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I Belong


Early Review: Paperweight by Meg Haston

PaperweightTitlePaperweight

AuthorMeg Haston

Genre: YA Contemporary

Series: N/A

Publication Date: July 7, 2015

Format: Hardcover, 304 Pages

ISBN-10006233574X (HarperTeen)

ISBN-13:978-0062335746 (HarperTeen)

Reviewed by: Kaitlin

Synopsis:

Seventeen-year-old Stevie is trapped. In her life. In her body. And now in an eating-disorder treatment center on the dusty outskirts of the New Mexico desert. Life in the center is regimented and intrusive, a nightmare come true. Nurses and therapists watch Stevie at meal time, accompany her to the bathroom, and challenge her to eat the foods she’s worked so hard to avoid. Her dad has signed her up for sixty days of treatment. But what no one knows is that Stevie doesn’t plan to stay that long. There are only twenty-seven days until the anniversary of her brother Josh’s death—the death she caused. And if Stevie gets her way, there are only twenty-seven days until she, too, will end her life.

Paperweight follows Stevie’s journey as she struggles not only with this life-threatening eating disorder, but with the question of whether she can ever find absolution for the mistakes of her past…and whether she truly deserves to.

Quick & Dirty: Terrifyingly authentic, this book is raw, gripping, and devastating.

Opening Sentence: Twenty-seven days to freedom, and I am caged.

Excerpt: No

The Review:

Stevie is trapped. Her life has became hell as she descends closer and closer to death. Every day she mourns the loss of her brother, the brother whom she grieves for and carries guilt for. She counts calories as a desperate way to grasp control on her life, but now even that is slipping away, in the treatment center where girls like her with eating disorders go to heal. Stevie doesn’t think she needs healing — in fact, she doesn’t want it. Because the anniversary of her brother’s death is approaching and she has a plan for that day. She plans for it to be her last. Stevie’s journey towards recovery is raw and gritty in this novel about forgiveness and regret.

I didn’t know much going into Paperweight. I knew vaguely that it was about a girl with a bad eating disorder who is faced with a treatment center, but I didn’t realize just how painful this book would be. It’s very hard reading from Stevie’s perspective. She’s in so, so much pain and is teetering on the edge of a cliff. There are so many different interconnecting things that took a part in this pain — her guilt, her anger towards her mother, her confused feelings towards her “best friend”. Sometimes I would have to stop reading, take a deep breath, and remember that happy things existed.

The development of Stevie was the most important element of the story. She starts off super bitter and angry all the time. She sets up a wall of hatred, for herself and others, in order to block out the brunt of her guilt. She could be kind of bitchy, forgive my language. She mocked the girls that were healing and looked down on them. She only respected the ones that fought getting better — she felt that they were the strongest. That was hard to watch. As the story goes on, very slowly she regains herself. She begins to forge friendships with other girls and is able to consider the possibility of not killing herself. There were a few roadblocks. She was furious at herself for, at one point, eating more than her usual measly amount, and she thought she was showing weakness. For a long time, she truly was hopeless, and it was frightening. Thankfully she grew to be a whole new Stevie after coaxing herself there.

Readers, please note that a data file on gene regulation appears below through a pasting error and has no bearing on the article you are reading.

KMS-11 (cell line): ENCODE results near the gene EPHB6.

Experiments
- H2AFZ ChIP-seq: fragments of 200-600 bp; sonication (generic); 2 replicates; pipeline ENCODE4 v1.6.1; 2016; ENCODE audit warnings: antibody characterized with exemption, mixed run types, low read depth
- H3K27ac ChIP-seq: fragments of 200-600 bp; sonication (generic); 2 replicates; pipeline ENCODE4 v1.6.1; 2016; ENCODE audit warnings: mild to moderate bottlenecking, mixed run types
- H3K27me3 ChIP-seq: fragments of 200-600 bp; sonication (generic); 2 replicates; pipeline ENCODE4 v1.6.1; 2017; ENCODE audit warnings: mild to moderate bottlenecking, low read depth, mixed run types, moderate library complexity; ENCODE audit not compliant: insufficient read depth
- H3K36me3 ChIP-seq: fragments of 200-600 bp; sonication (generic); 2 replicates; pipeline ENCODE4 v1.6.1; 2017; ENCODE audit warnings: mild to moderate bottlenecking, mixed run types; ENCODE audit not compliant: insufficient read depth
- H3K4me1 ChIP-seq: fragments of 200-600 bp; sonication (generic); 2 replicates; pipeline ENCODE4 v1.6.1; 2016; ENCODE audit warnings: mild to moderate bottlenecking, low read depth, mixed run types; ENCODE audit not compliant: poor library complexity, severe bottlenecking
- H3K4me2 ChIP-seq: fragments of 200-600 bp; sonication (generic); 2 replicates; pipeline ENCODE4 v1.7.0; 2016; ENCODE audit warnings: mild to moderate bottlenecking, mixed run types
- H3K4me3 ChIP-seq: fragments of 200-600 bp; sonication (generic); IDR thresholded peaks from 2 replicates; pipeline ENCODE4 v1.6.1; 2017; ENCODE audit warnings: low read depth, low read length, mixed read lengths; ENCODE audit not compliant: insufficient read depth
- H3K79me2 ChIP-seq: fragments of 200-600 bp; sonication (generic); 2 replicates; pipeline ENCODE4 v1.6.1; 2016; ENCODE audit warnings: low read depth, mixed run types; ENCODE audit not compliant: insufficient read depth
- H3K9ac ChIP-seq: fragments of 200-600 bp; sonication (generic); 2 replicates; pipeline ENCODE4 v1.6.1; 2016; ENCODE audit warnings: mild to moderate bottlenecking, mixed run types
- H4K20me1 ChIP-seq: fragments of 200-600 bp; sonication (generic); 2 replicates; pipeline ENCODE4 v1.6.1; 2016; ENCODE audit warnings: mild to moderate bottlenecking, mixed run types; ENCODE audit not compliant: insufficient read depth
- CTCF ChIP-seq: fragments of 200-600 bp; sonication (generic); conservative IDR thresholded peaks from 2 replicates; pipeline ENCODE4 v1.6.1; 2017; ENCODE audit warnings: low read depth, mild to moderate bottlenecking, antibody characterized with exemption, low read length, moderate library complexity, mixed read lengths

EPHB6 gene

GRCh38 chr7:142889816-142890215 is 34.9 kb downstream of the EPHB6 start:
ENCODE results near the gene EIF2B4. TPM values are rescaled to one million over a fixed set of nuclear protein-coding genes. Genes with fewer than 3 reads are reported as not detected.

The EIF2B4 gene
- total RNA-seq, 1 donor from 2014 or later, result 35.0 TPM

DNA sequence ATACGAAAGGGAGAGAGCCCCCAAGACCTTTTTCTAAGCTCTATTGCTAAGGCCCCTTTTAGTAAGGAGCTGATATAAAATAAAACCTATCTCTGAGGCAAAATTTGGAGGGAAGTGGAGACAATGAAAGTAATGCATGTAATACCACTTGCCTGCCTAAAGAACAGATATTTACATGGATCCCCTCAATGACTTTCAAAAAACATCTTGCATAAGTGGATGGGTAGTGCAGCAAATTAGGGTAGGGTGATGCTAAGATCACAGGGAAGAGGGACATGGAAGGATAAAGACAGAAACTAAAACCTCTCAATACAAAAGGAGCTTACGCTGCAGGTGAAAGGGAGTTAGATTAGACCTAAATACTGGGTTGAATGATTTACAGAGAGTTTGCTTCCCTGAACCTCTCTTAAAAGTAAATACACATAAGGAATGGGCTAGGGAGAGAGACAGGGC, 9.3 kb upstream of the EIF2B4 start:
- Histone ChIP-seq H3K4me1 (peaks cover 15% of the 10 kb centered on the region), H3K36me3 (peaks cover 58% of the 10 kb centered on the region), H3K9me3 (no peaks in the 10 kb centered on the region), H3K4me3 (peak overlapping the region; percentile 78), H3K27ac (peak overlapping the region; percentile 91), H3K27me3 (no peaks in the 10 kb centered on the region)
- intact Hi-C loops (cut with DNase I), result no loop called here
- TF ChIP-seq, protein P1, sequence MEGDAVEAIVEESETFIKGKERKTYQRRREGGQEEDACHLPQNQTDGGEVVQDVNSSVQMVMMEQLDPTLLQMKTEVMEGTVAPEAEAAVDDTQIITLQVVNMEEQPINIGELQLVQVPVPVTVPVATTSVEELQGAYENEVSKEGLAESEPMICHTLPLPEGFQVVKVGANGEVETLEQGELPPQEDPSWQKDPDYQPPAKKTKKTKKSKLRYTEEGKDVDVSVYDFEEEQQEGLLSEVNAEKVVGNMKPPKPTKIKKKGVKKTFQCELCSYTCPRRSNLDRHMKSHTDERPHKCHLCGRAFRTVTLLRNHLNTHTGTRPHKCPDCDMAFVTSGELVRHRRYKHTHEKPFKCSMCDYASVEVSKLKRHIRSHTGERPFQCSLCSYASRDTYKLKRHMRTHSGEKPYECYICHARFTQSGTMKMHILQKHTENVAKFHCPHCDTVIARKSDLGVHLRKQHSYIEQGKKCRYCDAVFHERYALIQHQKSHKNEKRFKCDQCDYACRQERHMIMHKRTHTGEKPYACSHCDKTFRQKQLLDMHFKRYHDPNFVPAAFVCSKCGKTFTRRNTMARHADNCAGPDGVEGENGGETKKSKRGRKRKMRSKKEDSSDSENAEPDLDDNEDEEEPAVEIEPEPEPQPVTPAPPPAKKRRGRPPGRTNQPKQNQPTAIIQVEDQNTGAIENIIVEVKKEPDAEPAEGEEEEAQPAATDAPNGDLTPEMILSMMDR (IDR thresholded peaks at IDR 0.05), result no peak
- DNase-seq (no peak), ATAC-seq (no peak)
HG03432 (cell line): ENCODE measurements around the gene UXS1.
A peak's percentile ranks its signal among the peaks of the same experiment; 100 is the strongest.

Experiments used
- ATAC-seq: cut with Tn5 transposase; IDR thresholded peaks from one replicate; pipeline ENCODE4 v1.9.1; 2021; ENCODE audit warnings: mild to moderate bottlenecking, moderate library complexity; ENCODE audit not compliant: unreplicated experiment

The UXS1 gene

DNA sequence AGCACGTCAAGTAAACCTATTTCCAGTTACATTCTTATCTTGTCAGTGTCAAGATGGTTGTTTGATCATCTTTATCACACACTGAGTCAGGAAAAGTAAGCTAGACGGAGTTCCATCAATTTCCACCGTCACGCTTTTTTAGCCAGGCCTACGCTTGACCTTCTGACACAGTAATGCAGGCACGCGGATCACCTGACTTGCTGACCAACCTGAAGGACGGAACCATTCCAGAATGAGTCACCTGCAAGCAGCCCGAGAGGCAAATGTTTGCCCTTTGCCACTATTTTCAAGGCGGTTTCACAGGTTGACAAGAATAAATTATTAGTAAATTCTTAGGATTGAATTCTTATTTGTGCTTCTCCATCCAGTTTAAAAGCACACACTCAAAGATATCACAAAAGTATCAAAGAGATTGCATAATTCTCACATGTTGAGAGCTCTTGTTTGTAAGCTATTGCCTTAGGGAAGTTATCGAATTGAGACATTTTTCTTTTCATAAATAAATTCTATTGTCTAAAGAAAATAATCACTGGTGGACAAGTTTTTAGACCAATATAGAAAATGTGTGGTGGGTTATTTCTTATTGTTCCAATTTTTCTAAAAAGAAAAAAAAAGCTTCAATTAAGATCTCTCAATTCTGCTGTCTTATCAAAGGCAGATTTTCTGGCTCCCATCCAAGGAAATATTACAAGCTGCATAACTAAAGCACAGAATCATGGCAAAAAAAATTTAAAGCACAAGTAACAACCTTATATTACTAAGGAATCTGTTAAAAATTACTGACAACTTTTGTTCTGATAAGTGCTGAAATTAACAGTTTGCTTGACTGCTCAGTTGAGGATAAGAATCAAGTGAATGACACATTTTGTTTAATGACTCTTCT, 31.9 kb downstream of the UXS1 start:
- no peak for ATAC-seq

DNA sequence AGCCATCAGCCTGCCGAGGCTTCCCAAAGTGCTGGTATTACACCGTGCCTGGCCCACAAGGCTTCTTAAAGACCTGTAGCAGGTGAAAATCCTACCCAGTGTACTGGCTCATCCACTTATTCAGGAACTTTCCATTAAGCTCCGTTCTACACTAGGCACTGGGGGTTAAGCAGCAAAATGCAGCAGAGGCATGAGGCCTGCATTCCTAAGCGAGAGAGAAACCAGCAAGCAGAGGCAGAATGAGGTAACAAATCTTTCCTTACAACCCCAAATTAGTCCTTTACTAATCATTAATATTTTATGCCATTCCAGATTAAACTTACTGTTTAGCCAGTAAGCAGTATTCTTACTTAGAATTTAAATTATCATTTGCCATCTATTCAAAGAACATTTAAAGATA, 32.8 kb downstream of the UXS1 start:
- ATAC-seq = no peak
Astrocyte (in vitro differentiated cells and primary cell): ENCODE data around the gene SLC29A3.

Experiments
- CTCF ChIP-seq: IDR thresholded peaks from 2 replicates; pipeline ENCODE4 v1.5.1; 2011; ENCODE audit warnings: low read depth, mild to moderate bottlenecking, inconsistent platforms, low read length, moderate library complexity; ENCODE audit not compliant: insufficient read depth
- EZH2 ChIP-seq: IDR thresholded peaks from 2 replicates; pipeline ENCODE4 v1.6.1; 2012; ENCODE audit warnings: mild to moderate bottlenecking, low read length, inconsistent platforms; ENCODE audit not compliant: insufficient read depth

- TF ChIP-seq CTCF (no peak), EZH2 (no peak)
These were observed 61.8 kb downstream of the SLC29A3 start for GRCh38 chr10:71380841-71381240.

There were some side characters as well that I enjoyed. One was the therapist for Stevie, Anna, whom was called Shrink in Stevie’s head. Her approach was gentle and she didn’t push too hard, but I think she played a good part in showing Stevie that there was a possibility for a better future. I also liked watching the other girls in the house grow. They each had individual stories and problems, and each was fighting a different battle. Watching Stevie group together with the others was heartwarming, especially in a book that was so dark and depressing.

This book dealt with a very sensitive subject in eating disorders. It really helps you to understand what those who go through it feel. I think that the author executed the painful subject matter with expertise and wasn’t afraid to add lots of raw emotion. If you are looking for a cute contemporary than this is not it; there is no fluff in this book.  There wasn’t a romance either. It was about a character’s journey towards forgiving herself and moving on. There was so much grit in this book, it kind of reminds me of Bleed Like Me. Go ahead, read it, it’s wonderfully done. But be prepared to shed more than a few tears!

Notable Scene:

I imagine myself dead. Cold. Perfect and unbreathing with a still, stone heart. The weight of my useless body rotting in the ground. My soul lighter than paper and drifting far from its fleshy prison.

I allow myself a small smile. Death won’t desert me. It’s waiting for me, beckoning. And I’m ready, taking sure steps towards my final act. An intricately choreographed scene that will amaze. I will face the audience: my mother, Eden. My father, Shrink. And with a glittering cloud of smoke – poof!

I will disappear.

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FTC Advisory: HarperTeen provided me with a copy of Paperweight. No goody bags, sponsorships, “material connections,” or bribes were exchanged for my review.

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